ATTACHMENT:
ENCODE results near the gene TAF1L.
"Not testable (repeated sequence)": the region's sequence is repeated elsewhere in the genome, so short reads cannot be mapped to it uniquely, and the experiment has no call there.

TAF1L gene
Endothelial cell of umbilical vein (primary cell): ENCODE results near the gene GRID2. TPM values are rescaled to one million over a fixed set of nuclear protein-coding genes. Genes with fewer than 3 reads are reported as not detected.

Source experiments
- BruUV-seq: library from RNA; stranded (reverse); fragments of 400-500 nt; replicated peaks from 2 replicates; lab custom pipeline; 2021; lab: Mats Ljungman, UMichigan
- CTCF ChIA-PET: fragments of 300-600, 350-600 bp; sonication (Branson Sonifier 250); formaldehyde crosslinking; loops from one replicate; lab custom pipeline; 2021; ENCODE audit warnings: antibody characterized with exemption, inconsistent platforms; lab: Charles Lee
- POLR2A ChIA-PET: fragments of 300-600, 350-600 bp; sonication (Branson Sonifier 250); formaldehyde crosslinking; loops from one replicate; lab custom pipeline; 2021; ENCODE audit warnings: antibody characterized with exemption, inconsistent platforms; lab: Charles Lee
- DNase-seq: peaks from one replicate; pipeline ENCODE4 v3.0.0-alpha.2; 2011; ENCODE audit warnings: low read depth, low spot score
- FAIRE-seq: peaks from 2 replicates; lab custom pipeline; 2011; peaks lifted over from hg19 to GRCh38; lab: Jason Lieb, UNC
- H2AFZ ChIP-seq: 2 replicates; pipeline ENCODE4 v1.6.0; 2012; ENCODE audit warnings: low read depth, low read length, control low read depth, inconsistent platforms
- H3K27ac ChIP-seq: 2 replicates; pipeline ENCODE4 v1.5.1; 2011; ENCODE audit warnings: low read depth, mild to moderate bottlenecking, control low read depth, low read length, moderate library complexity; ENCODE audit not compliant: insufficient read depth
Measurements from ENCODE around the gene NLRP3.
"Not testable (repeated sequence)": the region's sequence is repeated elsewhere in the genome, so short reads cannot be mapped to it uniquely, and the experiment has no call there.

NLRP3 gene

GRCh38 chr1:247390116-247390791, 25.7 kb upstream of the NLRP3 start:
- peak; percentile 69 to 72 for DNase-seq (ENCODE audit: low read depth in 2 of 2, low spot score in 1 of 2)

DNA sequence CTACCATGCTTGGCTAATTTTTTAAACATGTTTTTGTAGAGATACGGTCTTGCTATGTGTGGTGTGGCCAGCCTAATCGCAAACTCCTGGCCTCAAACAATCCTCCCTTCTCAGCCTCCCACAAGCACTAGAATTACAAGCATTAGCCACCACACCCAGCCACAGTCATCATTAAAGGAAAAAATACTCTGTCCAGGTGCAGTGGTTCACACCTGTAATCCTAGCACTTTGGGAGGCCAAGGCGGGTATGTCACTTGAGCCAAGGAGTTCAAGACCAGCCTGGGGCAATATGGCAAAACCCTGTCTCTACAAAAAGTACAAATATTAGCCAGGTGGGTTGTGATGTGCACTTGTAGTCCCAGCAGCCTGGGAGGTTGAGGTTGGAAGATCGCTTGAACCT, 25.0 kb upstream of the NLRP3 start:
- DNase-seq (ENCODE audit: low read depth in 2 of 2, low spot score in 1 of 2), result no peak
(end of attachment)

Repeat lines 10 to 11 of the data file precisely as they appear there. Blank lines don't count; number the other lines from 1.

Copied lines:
- FAIRE-seq: peaks from 2 replicates; lab custom pipeline; 2011; peaks lifted over from hg19 to GRCh38; lab: Jason Lieb, UNC
- H2AFZ ChIP-seq: 2 replicates; pipeline ENCODE4 v1.6.0; 2012; ENCODE audit warnings: low read depth, low read length, control low read depth, inconsistent platforms